But the most exciting nutritional differences may be in phytonutrients—the five to 10,000 compounds in plants other than vitamins and minerals, often with known antioxidant effects on human health.  Many believe they are the primary reason fruits and vegetables are so health-promoting. They may be higher in organic foods primarily because many phytonutrients are part of the plant's defence systems and the lack of pesticide usage forces the plant to produce more of its own defences in the absence of an artificial one. Research is in its infancy, though higher levels in organic foods have been found for lycopene in tomatoes,  polyphenols in potatoes,  flavonols in apples  and resveratrol in red wine. 
In a recent review of the subject, researchers estimated that organic produce tends to contain 10 to 50 per cent higher phytonutrient levels than conventional produce,  although until more is known, product claims will be made on a case by case basis.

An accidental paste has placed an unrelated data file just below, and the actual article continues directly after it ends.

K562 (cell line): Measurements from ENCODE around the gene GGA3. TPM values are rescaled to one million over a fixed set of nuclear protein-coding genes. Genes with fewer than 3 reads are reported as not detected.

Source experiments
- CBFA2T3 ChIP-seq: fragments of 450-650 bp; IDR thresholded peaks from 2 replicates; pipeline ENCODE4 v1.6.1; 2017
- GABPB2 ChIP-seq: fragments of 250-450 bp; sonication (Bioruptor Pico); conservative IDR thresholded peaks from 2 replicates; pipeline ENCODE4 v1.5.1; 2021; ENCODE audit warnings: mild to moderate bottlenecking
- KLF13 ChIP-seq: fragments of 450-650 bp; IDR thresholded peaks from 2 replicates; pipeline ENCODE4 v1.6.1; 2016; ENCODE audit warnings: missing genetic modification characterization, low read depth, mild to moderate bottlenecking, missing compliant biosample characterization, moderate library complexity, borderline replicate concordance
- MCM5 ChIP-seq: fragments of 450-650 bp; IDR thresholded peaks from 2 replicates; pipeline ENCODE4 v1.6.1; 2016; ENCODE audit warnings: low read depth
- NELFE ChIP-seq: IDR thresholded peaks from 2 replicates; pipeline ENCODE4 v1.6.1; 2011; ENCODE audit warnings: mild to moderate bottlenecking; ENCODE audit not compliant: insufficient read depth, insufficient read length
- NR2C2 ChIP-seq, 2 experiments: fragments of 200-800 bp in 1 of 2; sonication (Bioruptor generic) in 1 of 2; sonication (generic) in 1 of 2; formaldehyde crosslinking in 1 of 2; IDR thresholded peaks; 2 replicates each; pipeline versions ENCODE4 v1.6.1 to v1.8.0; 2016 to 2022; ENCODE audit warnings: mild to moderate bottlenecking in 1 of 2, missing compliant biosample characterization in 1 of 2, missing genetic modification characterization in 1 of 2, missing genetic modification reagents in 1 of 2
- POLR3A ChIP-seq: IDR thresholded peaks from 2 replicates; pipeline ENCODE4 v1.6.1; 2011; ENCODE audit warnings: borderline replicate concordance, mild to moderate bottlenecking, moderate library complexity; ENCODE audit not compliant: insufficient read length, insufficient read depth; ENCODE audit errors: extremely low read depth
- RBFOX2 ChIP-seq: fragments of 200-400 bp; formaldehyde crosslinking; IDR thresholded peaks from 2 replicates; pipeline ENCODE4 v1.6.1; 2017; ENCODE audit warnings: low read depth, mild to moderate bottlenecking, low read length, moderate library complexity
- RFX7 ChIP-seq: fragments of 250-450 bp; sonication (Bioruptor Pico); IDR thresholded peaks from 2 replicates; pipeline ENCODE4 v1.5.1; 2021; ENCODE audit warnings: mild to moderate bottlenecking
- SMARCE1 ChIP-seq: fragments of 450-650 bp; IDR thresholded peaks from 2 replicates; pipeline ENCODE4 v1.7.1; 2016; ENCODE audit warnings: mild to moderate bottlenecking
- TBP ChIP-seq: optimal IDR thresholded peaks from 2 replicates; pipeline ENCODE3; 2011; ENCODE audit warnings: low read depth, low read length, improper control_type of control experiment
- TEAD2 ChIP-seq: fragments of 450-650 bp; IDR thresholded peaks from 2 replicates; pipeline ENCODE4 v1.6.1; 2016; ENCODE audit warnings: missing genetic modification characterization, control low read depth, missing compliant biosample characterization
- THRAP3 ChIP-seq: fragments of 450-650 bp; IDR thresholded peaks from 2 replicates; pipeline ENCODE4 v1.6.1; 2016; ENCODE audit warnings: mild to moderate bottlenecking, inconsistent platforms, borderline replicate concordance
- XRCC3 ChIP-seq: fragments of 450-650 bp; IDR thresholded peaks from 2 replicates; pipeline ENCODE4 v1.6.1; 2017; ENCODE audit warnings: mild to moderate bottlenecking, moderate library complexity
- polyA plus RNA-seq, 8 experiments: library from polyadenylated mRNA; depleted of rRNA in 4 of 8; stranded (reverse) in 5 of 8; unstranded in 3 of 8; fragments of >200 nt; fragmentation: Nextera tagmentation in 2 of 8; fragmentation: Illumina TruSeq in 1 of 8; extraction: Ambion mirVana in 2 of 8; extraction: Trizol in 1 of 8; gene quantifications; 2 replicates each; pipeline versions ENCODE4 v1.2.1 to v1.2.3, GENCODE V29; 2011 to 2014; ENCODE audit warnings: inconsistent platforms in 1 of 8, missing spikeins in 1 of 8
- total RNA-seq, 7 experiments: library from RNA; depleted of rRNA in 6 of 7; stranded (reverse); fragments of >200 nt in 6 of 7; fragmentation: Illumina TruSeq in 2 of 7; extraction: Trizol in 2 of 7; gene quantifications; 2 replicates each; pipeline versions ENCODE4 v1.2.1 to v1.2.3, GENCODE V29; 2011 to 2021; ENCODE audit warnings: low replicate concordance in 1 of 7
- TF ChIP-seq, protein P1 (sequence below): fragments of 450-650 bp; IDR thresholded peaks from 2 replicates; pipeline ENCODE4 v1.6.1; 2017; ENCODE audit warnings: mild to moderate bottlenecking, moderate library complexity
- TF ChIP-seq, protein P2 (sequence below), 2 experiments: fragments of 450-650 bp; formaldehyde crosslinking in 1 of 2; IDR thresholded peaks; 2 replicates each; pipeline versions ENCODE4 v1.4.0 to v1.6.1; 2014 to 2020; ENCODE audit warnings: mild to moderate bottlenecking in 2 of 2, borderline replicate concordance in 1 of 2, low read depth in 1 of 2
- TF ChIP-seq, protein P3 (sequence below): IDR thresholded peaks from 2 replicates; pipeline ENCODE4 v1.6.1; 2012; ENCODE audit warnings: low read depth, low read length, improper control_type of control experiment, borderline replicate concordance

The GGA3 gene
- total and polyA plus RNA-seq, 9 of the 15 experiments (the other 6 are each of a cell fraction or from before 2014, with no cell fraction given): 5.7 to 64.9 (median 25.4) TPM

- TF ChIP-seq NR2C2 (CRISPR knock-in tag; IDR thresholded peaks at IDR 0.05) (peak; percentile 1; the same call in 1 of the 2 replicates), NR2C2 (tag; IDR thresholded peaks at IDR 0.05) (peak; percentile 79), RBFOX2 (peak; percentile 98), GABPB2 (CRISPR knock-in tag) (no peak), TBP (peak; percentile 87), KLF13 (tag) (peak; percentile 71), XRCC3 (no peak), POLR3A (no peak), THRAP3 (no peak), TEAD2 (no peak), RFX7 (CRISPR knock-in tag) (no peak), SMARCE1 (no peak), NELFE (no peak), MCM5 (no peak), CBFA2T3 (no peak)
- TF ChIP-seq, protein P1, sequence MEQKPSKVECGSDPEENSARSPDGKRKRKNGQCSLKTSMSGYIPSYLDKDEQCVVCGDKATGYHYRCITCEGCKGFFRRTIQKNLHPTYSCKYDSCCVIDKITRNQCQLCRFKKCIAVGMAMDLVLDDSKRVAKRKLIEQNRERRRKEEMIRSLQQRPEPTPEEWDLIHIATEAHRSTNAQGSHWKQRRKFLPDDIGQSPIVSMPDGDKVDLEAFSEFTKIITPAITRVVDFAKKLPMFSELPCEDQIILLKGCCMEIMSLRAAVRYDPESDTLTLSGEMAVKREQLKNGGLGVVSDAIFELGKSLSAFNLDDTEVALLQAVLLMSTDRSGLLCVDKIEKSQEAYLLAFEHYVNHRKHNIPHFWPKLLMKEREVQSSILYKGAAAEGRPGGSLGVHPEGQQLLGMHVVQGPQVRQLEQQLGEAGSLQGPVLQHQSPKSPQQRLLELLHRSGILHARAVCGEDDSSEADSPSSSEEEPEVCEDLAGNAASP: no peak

Recognising that there has now been sufficient analysis of the existing data with more demand for primary research, the USDA, FSA, Soil Association, the newly-formed US-based Center for Organic Education and Promotion (COEP) and many others are conducting or planning major new research projects comparing organic with conventional foods.
The bottom line
Consumers committed to wellness want to know what is in their food. Organic standards offer them a clear statement. Although many benefits of organic food—no pesticides, no artificial additives, no GMOs, high nutrient content, rich antioxidants and ease on the environment—are deliverable without using organic ingredients, an organic label (requiring at least 95 per cent organic ingredients, according to the new USDA rules) conveys all of these benefits. Functional food manufacturers may therefore increasingly find their competitors marketing organic versions carrying brand or product-specific fact-based marketing claims, and benefiting from continued research that strengthens their messages.
Shane Heaton is a nutrition consultant, author and organic food quality researcher based in Manly, Australia. He spent 10 years in the UK, working with the Soil Association and the Institute of Optimum Nutrition.